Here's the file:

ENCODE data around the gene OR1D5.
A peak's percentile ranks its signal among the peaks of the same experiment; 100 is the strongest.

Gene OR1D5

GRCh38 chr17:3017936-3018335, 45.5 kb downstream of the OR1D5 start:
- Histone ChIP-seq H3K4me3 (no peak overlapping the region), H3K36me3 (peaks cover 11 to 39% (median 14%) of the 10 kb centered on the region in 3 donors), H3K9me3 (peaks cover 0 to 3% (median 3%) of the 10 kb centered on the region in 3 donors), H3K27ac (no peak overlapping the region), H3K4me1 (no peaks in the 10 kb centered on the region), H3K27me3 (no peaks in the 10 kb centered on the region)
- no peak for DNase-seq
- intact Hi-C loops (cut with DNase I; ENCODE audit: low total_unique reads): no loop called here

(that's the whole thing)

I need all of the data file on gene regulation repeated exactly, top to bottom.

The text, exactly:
ENCODE data around the gene OR1D5.
A peak's percentile ranks its signal among the peaks of the same experiment; 100 is the strongest.

Gene OR1D5

GRCh38 chr17:3017936-3018335, 45.5 kb downstream of the OR1D5 start:
- Histone ChIP-seq H3K4me3 (no peak overlapping the region), H3K36me3 (peaks cover 11 to 39% (median 14%) of the 10 kb centered on the region in 3 donors), H3K9me3 (peaks cover 0 to 3% (median 3%) of the 10 kb centered on the region in 3 donors), H3K27ac (no peak overlapping the region), H3K4me1 (no peaks in the 10 kb centered on the region), H3K27me3 (no peaks in the 10 kb centered on the region)
- no peak for DNase-seq
- intact Hi-C loops (cut with DNase I; ENCODE audit: low total_unique reads): no loop called here